Winston Takeaway: The final rules largely adopt the proposed rules and reiterate that an Individual Coverage HRA is itself a group health plan subject to ERISA. However, ERISA does not extend to the individual insurance policies purchased with HRA dollars if certain requirements are met and the employer does not select or endorse any particular issuer or insurance coverage. Notably, the Departments did not adopt employer recommendations to establish a safe harbor for private exchange based platforms offering individual insurance coverage purchased with HRA dollars. Accordingly, employers will have to separately evaluate such arrangement to determine the extent to which ERISA applies. Employees may, however, pay for premiums for individual coverage on a pre-tax basis through a cafeteria plan without subjecting the individual coverage to ERISA treatment.
No Choice of Individual or Group Coverage
An employer may not offer employees a choice between an Individual Coverage HRA and traditional group health plan coverage. The final rules confirm that this requirement applies regardless of the size of the employer (i.e., there is no exception for small employers). However, an employer may offer an Individual Coverage HRA to certain classes of employees and traditional group health coverage to other classes of employees. This may permit employers to offer limited coverage to groups of employees that previously did not have coverage, such as temporary or part-time employees.
Employee Classes – New Minimum Class Size Requirement
The final rules also add a minimum class size requirement that is applicable where an employer offers a traditional group health plan to one or more classes of employees and offers an Individual Coverage HRA to one or more other classes of employees. If applicable, the minimum class size requirement applies only to certain classes of employees offered the Individual Coverage HRA, and only in certain circumstances. The minimum class size requirement does not apply if the plan sponsor utilizes the new hire exception discussed below where new hires in a class are offered Individual Coverage HRAs while the members of the class hired prior to the new hire date are offered a traditional group health plan.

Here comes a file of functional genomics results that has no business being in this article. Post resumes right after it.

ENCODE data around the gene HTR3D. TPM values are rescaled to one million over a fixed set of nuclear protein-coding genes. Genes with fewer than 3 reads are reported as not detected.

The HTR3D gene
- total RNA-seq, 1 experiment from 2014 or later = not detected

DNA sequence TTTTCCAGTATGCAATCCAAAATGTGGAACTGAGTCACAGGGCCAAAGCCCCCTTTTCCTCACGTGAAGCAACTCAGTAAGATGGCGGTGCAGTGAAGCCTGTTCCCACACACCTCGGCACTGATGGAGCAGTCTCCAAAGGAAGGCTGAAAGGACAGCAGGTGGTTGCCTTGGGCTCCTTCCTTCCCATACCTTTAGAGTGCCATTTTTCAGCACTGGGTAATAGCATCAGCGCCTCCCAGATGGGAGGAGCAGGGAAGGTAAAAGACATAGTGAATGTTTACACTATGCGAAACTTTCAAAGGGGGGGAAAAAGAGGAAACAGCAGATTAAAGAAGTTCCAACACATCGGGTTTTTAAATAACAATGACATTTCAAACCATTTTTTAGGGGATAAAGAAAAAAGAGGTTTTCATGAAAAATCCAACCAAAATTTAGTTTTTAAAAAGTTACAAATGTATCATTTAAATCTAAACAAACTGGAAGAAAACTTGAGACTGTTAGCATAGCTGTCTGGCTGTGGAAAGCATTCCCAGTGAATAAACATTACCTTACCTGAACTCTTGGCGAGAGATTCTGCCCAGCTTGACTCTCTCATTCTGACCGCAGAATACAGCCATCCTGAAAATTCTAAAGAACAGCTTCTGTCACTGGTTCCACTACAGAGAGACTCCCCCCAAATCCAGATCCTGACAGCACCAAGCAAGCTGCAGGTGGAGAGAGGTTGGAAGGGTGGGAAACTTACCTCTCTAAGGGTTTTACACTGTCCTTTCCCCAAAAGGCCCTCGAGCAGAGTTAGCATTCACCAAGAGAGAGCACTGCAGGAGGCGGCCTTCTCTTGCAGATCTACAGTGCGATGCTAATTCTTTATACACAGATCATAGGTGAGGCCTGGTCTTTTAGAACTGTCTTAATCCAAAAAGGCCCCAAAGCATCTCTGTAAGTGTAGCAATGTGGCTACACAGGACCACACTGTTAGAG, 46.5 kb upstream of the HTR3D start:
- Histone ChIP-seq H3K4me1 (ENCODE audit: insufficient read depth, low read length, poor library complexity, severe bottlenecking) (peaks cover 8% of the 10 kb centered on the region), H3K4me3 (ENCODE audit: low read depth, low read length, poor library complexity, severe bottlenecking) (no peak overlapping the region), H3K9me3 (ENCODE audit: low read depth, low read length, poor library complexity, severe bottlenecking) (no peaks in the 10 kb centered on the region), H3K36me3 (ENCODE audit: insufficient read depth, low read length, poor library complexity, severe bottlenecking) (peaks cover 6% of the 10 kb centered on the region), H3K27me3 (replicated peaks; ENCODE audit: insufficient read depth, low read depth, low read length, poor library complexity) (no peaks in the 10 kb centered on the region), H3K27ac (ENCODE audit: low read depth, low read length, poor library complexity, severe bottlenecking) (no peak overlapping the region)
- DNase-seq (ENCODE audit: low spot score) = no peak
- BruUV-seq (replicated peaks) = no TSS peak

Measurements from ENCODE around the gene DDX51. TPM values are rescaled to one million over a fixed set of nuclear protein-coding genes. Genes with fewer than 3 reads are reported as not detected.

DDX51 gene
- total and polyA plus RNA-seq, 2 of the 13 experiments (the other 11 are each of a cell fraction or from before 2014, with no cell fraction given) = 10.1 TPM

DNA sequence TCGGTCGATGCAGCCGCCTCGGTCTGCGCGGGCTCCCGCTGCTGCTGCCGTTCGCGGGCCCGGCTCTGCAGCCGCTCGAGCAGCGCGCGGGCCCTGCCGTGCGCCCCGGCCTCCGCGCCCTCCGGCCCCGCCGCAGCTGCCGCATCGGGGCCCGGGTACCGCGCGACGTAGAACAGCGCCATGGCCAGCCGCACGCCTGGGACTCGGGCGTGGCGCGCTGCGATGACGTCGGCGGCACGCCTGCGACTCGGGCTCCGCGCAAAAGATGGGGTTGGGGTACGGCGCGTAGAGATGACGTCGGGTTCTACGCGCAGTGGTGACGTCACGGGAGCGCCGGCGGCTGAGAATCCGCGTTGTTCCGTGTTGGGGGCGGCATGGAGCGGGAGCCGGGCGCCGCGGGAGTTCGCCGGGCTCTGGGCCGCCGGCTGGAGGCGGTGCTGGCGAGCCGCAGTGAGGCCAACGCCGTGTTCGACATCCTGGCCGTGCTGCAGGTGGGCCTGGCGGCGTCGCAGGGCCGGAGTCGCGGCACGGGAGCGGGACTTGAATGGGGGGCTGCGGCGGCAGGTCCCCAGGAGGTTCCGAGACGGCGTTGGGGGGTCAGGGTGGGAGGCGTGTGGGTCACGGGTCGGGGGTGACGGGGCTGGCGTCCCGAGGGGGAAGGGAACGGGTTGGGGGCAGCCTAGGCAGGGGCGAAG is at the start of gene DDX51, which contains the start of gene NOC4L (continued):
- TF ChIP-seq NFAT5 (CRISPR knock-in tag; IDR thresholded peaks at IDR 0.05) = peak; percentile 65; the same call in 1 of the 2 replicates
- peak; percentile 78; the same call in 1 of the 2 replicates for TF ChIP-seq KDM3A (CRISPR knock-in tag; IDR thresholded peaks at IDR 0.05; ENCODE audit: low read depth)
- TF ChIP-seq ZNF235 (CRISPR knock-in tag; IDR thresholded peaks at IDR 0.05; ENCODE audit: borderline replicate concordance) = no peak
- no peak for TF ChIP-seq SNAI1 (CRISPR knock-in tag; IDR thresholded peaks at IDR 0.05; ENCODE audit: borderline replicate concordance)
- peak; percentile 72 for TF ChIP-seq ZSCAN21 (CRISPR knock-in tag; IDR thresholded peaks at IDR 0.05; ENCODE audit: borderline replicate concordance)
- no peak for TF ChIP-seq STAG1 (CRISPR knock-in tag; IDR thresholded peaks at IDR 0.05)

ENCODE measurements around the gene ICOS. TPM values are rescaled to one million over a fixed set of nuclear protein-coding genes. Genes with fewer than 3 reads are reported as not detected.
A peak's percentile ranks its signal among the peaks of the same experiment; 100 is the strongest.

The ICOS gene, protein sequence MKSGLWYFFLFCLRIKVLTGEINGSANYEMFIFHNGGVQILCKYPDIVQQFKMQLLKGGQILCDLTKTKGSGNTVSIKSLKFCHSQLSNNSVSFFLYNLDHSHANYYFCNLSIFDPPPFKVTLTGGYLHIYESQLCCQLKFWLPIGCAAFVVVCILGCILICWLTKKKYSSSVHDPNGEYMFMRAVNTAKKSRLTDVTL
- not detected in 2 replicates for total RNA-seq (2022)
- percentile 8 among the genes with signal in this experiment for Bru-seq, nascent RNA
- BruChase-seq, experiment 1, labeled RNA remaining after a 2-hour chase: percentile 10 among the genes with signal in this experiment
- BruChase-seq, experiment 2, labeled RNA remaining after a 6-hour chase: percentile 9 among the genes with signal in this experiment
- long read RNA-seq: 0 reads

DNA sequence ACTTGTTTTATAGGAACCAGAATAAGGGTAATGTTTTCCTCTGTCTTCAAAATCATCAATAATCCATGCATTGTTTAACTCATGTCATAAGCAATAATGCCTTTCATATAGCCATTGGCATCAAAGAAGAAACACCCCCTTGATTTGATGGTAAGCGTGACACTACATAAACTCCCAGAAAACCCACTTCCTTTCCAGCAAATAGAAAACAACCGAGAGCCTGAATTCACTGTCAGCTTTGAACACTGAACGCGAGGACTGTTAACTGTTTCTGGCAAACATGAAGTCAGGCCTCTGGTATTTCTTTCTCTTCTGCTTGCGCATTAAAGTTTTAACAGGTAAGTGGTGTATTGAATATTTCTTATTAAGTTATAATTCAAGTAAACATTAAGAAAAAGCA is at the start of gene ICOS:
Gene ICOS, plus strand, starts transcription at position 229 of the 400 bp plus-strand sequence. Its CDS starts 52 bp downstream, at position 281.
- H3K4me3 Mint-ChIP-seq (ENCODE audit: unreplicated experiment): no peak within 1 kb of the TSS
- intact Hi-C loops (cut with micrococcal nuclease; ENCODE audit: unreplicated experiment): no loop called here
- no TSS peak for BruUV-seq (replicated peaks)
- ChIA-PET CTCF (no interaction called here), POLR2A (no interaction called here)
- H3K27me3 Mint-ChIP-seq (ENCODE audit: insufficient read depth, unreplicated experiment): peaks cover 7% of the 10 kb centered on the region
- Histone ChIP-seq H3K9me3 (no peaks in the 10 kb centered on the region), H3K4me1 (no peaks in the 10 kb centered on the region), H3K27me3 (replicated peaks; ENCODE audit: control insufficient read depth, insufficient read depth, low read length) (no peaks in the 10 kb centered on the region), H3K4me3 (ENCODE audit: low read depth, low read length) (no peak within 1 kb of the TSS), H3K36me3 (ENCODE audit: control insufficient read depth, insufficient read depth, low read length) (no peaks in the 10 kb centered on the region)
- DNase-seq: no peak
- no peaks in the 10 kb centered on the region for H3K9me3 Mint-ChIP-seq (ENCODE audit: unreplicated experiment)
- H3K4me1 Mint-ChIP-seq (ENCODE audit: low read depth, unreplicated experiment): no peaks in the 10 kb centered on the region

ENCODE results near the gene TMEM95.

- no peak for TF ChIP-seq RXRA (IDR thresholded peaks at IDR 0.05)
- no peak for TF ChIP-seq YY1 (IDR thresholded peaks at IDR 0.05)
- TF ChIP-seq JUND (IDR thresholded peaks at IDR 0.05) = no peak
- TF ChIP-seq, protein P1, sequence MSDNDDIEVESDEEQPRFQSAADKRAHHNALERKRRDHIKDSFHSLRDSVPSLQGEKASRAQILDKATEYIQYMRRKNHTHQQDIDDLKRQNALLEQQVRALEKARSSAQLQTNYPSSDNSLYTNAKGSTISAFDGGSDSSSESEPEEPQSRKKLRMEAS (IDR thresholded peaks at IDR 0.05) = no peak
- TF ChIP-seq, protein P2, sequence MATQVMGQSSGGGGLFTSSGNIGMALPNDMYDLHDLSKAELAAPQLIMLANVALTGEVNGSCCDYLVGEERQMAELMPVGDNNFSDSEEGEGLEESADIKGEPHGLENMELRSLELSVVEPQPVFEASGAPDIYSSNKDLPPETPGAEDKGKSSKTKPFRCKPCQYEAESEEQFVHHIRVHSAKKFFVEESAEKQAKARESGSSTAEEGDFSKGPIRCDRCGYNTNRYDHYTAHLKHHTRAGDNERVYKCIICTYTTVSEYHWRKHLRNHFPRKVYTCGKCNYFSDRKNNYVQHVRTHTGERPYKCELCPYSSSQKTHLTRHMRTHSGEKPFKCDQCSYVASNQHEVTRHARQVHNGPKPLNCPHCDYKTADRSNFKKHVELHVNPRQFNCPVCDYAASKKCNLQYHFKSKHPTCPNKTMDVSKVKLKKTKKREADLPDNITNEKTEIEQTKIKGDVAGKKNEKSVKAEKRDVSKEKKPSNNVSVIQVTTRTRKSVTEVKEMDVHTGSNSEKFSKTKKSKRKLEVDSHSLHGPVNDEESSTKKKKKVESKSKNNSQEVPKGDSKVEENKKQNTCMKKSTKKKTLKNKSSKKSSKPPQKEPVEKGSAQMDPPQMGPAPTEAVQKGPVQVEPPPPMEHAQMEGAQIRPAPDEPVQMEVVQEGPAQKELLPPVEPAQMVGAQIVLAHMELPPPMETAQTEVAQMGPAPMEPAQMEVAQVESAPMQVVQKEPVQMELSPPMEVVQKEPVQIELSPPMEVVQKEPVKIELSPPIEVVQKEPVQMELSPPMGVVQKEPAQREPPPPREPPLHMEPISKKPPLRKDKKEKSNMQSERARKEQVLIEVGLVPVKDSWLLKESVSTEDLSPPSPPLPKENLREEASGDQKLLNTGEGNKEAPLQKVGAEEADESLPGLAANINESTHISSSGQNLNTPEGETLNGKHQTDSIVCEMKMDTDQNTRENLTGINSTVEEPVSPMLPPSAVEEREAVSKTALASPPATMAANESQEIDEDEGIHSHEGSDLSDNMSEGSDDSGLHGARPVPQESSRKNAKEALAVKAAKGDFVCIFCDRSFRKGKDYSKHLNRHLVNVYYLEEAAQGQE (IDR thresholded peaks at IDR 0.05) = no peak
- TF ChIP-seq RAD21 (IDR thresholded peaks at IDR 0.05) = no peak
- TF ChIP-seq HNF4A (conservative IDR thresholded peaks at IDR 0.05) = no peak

For purposes of determining the members of the employee classes, the final rules clarify that classes are determined based on the employees of a common law employer, not the employees of a controlled group of employers (i.e. the employee classes are not determined at the controlled group level).
Winston takeaway: The minimum class size requirement will likely be a significant administrative burden on small employers offering Individual Coverage HRAs, and employers should determine their ability to track and monitor class members and size when deciding whether to offer Individual Coverage HRAs. In addition, nondiscrimination rules applicable to group health plans must also be satisfied with respect to eligibility and benefits provided under both traditional group health plans and Individual Coverage HRAs.
Employee Classes – “Same Terms” Requirement
The final rules make clarifications to the requirement that employers offering Individual Coverage HRAs must offer the HRA on the same terms (same amount and on the same terms and conditions) to all employees within a specified class of employees. The final rules provide that this requirement will be satisfied even if the maximum dollar amount made available under the terms of the HRA increases as the age of the participant increases, as long as the maximum dollar amount available to the oldest participant is not more than three times the maximum dollar amount made available to the youngest participant. In addition, the final rules clarify that a participant’s age for purposes of this requirement may be determined by the plan sponsor using any reasonable method for a plan year, as long as the plan sponsor determines each participant’s age for this purpose using the same method for all participants in the employee class for the plan year, and the method is determined prior to the plan year.